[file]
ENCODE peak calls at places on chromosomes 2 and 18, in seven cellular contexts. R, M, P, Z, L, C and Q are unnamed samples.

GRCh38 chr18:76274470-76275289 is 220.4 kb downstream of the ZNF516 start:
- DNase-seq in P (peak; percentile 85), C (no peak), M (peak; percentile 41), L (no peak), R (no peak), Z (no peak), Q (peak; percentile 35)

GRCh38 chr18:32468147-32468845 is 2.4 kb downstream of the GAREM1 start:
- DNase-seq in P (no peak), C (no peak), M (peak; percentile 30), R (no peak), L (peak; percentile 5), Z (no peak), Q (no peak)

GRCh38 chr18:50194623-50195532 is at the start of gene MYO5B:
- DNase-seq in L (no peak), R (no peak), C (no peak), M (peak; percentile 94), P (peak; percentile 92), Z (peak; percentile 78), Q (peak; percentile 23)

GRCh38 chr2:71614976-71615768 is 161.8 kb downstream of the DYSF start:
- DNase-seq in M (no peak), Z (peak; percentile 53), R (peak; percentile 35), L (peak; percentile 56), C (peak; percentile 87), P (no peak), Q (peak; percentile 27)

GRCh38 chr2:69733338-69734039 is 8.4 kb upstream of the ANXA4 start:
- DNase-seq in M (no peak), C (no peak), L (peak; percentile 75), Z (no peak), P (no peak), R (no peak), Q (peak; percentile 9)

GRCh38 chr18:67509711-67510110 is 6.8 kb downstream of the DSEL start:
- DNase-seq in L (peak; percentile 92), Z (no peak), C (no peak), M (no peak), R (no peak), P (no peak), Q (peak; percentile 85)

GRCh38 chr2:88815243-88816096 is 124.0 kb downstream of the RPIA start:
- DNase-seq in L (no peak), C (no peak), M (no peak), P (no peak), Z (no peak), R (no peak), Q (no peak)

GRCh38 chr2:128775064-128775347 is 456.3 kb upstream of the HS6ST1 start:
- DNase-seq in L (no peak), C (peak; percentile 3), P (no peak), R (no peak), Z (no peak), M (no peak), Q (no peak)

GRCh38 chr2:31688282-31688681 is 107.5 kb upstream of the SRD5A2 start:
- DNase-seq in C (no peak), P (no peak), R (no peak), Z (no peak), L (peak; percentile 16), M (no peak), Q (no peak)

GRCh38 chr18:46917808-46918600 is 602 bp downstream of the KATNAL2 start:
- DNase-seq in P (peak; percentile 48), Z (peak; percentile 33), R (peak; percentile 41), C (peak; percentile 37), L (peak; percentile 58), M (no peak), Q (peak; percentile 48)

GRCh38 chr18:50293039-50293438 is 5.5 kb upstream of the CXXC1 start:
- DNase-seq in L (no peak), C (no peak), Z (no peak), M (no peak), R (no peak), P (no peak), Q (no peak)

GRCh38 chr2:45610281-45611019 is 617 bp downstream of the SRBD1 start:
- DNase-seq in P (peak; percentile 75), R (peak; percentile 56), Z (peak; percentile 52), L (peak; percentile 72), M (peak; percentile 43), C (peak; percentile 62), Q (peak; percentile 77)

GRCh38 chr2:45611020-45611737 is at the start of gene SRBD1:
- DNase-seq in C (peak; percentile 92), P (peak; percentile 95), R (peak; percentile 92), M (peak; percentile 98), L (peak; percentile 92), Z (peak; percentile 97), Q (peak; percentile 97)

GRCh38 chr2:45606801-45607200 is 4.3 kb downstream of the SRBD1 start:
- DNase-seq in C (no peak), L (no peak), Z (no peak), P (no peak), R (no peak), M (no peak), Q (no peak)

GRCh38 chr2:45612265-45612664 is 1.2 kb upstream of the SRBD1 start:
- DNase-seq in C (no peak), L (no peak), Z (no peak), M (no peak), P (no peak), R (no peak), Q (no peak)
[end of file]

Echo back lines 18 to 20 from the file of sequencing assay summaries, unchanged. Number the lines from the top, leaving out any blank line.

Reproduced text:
GRCh38 chr2:31688282-31688681 is 107.5 kb upstream of the SRD5A2 start:
- DNase-seq in C (no peak), P (no peak), R (no peak), Z (no peak), L (peak; percentile 16), M (no peak), Q (no peak)

GRCh38 chr18:46917808-46918600 is 602 bp downstream of the KATNAL2 start: